In the grand hierarchy of crimes there are those that produce true villains: Iagos, Macbeths, and Claudiuses (Claudii?). There are those that produce middlemen (any character played by Steve Buscemi for example). And then there are those that produce the bulk of the people in the Midtown Courthouse.
"Public urination," the husky white guy says, thus completing our class role call.
We have two open containers and three public urinations. I am an open container person. Our teacher is a perky white girl with brown shoulder length hair in a white shirt and black pants. I am glad to be an open container person. It means I don't have to say 'public urination' to the perky girl, which is more embarrassing than the act itself.
"This is the Midtown District Courthouse," Ms. Perky says. "We tend to be more focused on community service than jail time or fines. You are lucky to be here."
I believe her. I was expecting to pay a fine. This was the first time I have ever been in court. I carried an open bottle of beer from Penn Station (where it is legal) to the subway system (where it is not). I am actually a big player here: I convinced the girl who was with me to do the same. I had a henchman. I am an open container Don.
"Do you guys know what the other quality of life crimes are?" she asks, sitting on the corner of the room's only table.
A muted grumbling... the other four tenants of the room are not happy to be here. This is common among the people in the courthouse. One man climbed the six flights of stairs to the classroom only to be told that his destination was the basement. "Last time I come to this fucking place!" he exclaimed as he turned around.
He apparently believes they want repeat business.
I am quite cheerful. Probably because I am definitely guilty. So I feel like I am in the right place.
She starts to list crimes:
"Noise violations, not cleaning up after your dog, honking unnecessarily, spitting, littering, public urination, and open containers."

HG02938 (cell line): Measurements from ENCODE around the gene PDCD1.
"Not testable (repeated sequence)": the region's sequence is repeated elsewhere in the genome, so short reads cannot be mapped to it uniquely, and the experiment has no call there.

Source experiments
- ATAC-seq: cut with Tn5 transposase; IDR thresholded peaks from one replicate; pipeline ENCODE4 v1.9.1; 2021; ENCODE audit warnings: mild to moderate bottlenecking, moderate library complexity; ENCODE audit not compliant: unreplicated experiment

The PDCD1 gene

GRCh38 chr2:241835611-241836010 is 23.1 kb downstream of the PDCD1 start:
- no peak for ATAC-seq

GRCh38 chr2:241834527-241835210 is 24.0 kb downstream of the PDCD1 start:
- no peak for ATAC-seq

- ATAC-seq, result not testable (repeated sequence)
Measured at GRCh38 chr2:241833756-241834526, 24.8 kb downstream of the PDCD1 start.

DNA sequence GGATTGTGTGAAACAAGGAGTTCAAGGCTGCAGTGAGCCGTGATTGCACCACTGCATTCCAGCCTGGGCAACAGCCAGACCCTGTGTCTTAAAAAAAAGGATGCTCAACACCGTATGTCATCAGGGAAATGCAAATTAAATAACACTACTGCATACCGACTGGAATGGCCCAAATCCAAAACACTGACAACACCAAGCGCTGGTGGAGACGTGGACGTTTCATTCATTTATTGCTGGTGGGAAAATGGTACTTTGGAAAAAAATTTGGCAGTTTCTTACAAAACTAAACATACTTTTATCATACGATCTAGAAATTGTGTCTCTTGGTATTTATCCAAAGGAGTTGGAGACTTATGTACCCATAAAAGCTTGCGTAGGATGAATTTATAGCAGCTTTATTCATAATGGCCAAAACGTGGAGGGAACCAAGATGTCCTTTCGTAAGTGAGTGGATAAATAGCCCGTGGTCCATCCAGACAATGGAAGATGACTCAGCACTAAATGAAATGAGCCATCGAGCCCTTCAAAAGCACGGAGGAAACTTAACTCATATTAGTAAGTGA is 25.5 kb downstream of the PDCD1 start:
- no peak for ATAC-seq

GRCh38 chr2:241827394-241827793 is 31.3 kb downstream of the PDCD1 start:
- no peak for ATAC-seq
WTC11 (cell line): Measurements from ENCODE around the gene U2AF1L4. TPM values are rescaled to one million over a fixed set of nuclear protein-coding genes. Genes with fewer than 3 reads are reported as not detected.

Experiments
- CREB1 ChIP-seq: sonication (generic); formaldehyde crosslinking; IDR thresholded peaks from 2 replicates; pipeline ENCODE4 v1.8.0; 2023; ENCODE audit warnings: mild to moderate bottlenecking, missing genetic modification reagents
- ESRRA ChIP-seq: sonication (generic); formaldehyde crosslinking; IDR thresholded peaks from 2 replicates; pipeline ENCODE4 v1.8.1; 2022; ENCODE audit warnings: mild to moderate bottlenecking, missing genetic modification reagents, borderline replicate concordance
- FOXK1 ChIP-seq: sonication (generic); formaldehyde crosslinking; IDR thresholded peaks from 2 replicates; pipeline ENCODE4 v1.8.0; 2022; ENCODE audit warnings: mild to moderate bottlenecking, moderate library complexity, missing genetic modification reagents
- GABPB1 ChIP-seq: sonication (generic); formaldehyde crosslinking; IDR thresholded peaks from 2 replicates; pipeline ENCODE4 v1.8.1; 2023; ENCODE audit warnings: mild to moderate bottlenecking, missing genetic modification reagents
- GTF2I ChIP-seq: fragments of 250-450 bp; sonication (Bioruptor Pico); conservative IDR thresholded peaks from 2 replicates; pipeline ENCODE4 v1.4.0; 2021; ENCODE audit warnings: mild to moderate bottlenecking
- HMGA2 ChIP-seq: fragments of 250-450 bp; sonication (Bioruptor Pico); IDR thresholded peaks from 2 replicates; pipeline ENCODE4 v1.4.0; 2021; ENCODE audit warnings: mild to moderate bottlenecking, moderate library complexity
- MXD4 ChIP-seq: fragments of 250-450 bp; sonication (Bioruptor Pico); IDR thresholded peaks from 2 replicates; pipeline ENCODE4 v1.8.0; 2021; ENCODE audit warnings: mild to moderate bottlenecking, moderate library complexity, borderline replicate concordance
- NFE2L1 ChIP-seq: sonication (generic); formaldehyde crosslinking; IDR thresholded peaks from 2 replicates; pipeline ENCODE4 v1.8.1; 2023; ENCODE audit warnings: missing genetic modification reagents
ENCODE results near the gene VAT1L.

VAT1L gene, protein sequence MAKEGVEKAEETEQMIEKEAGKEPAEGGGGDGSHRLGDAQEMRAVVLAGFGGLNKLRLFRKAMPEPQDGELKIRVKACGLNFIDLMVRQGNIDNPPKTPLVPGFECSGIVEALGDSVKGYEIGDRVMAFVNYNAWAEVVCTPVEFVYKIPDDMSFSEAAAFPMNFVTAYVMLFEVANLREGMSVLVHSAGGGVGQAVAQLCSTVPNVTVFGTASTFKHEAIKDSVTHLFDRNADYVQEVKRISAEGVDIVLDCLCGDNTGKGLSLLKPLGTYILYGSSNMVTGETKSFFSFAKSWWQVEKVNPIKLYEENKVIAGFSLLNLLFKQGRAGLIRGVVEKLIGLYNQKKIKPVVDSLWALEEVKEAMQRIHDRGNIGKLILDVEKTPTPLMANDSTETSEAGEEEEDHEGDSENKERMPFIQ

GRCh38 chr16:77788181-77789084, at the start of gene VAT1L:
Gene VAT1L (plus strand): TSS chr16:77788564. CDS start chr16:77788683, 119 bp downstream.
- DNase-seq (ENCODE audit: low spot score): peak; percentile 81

Dear god. For the first time, I realize that I am living in a nest of criminals. There is not a one of these crimes that I haven't witnessed regularly. There are probably at least three I have committed. Giuliani must be foaming at the mouth.
"What do you think of these crimes?" She asks. "Do they stop other crime?"
I raise my hand. "Actually, the statistics are very dubious on that front," I say. "It's not out of the question, but the drop in crime that occurred in New York in the early nineties was paralleled nationwide, even in cities that had no tough 'quality of life' policing." I have read my Freakanomics.
There is another groan, but this one is more familiar from adolescence. I am the class nerd again. The class crime nerd.
Ms. Perky looks at me. "Is the city nicer?" she asks.
"There's less graffiti," I say. The correct line would have been "there's less urine." I didn't say that though because I don't want to say urine out loud in this room. It's a small victory.
Ms. Perky takes my response as a correct... or maybe she doesn't care. Either way she says "Alright. Sign in and out here. You are free to leave."